Heat pumps are only suitable for new buildings or for buildings that have undergone an extensive energetical refurbishment! This is a common view that can be considered disproved in many respects today.
Fortunately, one could say, because especially the existing buildings are crucial to achieve climate neutrality in the future. Around 75 percent of residential space is still heated with fossil fuels today. In the next two to three decades, these homes will also have to be completely supplied by CO2-free heating. Alongside CO2-free district heating, the heat pump is the key technology here.
The more studies, scenarios and forecasts ascribe an important, even a decisive, role to heat pumps in decarbonizing the building sector, the more often these questions arise: How can heat pumps be used in existing buildings at all? Do all existing buildings need to be extensively retrofitted first? Are heat pumps able to guarantee the high flow temperatures required? Can heat pumps in existing buildings achieve reasonable efficiency values at all? Is the operation of heat pumps in existing buildings ecological at all?
The goal of this blog post series “Heat Pumps in Existing Buildings”, commissioned by the Stiftung Klimaneutralität in Germany, is to provide well-founded answers to these and other questions, to counter prejudices and to create a good basis for future decision-making.
The twelve blog posts, which will be published weekly, are based on the knowledge and experience gained from almost twenty years of heat pump research at the Fraunhofer Institute for Solar Energy Systems. During this time, Fraunhofer ISE has, among other things, monitored and analyzed roughly 300 heat pump systems in the field.
Our research clearly shows that heat pumps are capable of providing the necessary heat even in unrefurbished or only slightly refurbished existing buildings – while being efficient enough to achieve clear ecological advantages over fossil-fuelled boilers.
Certainly, the challenge of finding a suitable technical solution and implementing it successfully is greater in some cases than in others. However, these few cases should not call into question the general usefulness of heat pumps in existing buildings. Equally undoubtedly, heat pump installation should become faster and easier, and operation even more efficient and economical. The heat pump industry is already working precisely in this direction.
In other words, we should not wait any longer, but focus on a solution that is already technologically mature and will make a decisive contribution to decarbonizing the heating sector.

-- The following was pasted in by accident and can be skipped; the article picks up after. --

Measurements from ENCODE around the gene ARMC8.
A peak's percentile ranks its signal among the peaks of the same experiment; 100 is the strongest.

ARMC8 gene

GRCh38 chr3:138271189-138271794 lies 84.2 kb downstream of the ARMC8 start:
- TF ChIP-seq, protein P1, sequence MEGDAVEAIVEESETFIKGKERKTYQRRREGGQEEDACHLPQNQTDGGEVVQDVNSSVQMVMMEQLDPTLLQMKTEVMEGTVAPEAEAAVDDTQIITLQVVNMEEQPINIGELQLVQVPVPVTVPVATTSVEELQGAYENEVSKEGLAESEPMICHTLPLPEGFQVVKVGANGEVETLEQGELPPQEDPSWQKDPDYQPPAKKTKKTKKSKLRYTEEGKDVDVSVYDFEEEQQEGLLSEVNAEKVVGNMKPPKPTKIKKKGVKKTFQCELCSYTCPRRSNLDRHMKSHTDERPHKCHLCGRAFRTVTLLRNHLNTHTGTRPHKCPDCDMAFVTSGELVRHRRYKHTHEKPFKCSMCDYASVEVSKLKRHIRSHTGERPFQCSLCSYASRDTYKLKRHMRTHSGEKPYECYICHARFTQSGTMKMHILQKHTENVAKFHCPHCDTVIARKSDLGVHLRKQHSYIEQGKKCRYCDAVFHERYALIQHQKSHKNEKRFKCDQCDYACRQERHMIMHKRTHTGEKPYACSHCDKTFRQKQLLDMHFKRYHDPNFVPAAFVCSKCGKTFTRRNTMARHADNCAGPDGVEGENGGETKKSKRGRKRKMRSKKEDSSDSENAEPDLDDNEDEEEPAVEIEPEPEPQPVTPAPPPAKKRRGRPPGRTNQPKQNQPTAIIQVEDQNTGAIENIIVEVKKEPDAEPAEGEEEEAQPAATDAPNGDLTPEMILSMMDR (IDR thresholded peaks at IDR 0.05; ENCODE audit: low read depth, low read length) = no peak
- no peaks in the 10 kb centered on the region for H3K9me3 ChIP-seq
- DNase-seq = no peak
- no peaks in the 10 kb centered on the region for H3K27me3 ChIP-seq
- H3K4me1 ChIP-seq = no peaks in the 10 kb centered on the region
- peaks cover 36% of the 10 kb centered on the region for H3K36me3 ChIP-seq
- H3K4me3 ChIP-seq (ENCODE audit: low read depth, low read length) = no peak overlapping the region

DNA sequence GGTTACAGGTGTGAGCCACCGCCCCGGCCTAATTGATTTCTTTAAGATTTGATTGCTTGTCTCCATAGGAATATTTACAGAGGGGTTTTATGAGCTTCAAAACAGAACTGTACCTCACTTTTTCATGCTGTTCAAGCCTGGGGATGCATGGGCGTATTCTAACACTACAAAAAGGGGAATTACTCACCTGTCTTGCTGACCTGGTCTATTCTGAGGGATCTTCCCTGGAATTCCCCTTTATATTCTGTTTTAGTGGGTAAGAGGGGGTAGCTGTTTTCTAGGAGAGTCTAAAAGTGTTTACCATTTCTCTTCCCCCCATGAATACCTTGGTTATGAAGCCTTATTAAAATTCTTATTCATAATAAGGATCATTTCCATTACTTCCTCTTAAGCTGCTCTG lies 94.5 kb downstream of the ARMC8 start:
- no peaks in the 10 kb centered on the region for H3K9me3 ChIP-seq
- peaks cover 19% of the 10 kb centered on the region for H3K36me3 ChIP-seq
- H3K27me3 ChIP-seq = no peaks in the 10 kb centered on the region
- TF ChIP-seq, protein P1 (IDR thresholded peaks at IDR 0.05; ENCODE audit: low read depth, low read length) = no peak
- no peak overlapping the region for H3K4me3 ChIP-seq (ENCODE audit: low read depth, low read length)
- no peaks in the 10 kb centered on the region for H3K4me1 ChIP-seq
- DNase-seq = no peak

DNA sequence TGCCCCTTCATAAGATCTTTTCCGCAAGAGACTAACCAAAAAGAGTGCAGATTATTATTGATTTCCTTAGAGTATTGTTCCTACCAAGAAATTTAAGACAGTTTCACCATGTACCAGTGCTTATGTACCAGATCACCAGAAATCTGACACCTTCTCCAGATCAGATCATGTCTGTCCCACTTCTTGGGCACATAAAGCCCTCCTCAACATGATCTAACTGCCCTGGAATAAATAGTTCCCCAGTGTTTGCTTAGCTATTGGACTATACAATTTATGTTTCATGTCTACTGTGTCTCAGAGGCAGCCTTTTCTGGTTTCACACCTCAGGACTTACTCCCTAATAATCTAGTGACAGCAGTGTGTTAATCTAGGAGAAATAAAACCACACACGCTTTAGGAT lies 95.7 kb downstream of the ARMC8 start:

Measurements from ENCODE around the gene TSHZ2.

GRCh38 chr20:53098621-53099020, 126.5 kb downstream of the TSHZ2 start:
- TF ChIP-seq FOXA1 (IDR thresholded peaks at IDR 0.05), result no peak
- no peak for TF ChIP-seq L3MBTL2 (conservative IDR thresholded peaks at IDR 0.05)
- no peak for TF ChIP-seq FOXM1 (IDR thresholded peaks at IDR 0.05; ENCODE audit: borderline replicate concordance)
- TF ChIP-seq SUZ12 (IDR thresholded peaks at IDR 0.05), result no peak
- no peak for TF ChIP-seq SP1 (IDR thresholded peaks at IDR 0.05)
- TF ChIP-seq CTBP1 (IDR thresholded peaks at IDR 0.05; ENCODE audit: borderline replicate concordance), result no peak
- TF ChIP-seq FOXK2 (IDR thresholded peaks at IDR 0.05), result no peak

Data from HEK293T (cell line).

In the following blog posts, the various arguments against heat pumps in existing buildings will be analyzed and contrasted with various research results. For those who want to dive deeper into the topic, there is a reading list at the end of each week’s post.
In the next post we will discuss the supposed main exclusion criterion for heat pumps in existing buildings – the high flow temperatures.
The Stiftung Klimaneutralität und Fraunhofer ISE wish you an interesting read!
Overview on the range of applications for heat pumps.
Episode 2 of the series on heat pumps in existing buildings: Are heat pumps able to deliver sufficiently high temperatures in the heating circuit?
Prognos, Öko-Institut, Wuppertal Institut (2020): Klimaneutrales Deutschland. Study commissioned by Agora Energiewende, Agora Verkehrswende and Climate Neutrality Foundation (https://www.stiftung-klima.de/de/themen/klimaneutralitaet/).
Fraunhofer ISE 2020: Pathways to a Climate Neutral. The German energy transition in the context of societal behaviors. (https://www.ise.fraunhofer.de/en/publications/studies/paths-to-a-climate-neutral-energy-system.html)
Ausfelder et al. (eds.): Sektorkopplung – Untersuchungen und Überlegungen zur Entwicklung eines integrierten Energiesystems (Schriftenreihe Energiesysteme der Zukunft), Munich 2017. ISBN: 978-3-9817048-9-1. (https://energiesysteme-zukunft.de/fileadmin/user_upload/Publikationen/PDFs/ESYS_Analyse_Sektorkopplung.pdf)
Günther et al, Fraunhofer ISE (2020) Heat pumps in existing buildings: results from the research project “WPsmart im Bestand”. https://www.ise.fraunhofer.de/content/dam/ise/de/downloads/pdf/Forschungsprojekte/BMWi-03ET1272A-WPsmart_im_Bestand-Schlussbericht.pdf
Prinzing et al, OST – Ostschweizer Fachhochschule 2020: report “Field measurements of heat pump systems heating season 2019/20”. https://www.ost.ch/fileadmin/dateiliste/3_forschung_dienstleistung/institute/ies/wpz/sonstige_wichtige_dokumente/2020_jahresbericht_feldmessungen.pdf
Header picture: Bundesverband Wärmepumpe (BWP) e.V.
Overview of all blog posts
- epsiode 2: Are heat pumps able to deliver sufficiently high temperatures in the heating circuit?
- episode 3: Does a house have to be renovated first in order to install a heat pump?
- episode 4: How well do heat pumps really work in existing buildings?
- episode 5: How much does the use of back-up heaters reduce the efficiency of heat pumps?
- epsiode 6: How well have heat pumps performed in practice in partially refurbished and unrefurbished buildings?
- episode 7: How ecological are heat pumps in existing buildings?
- episode 8: Isn’t heating with heat pumps too expensive?
- episode 9: Is it worth waiting for technological developments before switching to a heat pump?
- episode 10: Is it better to combine a heat pump with fossil heating in some cases?
- episode 11: Can heat pumps only be used in one- and two-family houses?
- episode 12: How do we get more heat pumps in existing buildings?